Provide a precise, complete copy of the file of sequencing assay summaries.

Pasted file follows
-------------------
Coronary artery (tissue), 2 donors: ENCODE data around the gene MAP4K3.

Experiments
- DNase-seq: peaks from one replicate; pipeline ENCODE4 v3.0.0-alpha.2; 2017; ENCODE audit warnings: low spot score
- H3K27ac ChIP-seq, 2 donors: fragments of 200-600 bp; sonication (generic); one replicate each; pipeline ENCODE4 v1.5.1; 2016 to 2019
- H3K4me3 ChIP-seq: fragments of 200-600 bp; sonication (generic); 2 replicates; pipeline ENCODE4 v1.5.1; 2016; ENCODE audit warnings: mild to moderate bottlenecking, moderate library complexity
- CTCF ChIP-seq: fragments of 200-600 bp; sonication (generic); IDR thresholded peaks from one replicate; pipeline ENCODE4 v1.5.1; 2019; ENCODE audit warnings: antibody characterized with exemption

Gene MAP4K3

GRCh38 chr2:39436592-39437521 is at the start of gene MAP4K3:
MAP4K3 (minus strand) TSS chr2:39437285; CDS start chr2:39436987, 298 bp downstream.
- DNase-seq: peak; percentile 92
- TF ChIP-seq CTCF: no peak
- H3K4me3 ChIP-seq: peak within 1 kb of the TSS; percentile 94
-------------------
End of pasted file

Coronary artery (tissue), 2 donors: ENCODE data around the gene MAP4K3.

Experiments
- DNase-seq: peaks from one replicate; pipeline ENCODE4 v3.0.0-alpha.2; 2017; ENCODE audit warnings: low spot score
- H3K27ac ChIP-seq, 2 donors: fragments of 200-600 bp; sonication (generic); one replicate each; pipeline ENCODE4 v1.5.1; 2016 to 2019
- H3K4me3 ChIP-seq: fragments of 200-600 bp; sonication (generic); 2 replicates; pipeline ENCODE4 v1.5.1; 2016; ENCODE audit warnings: mild to moderate bottlenecking, moderate library complexity
- CTCF ChIP-seq: fragments of 200-600 bp; sonication (generic); IDR thresholded peaks from one replicate; pipeline ENCODE4 v1.5.1; 2019; ENCODE audit warnings: antibody characterized with exemption

Gene MAP4K3

GRCh38 chr2:39436592-39437521 is at the start of gene MAP4K3:
MAP4K3 (minus strand) TSS chr2:39437285; CDS start chr2:39436987, 298 bp downstream.
- DNase-seq: peak; percentile 92
- TF ChIP-seq CTCF: no peak
- H3K4me3 ChIP-seq: peak within 1 kb of the TSS; percentile 94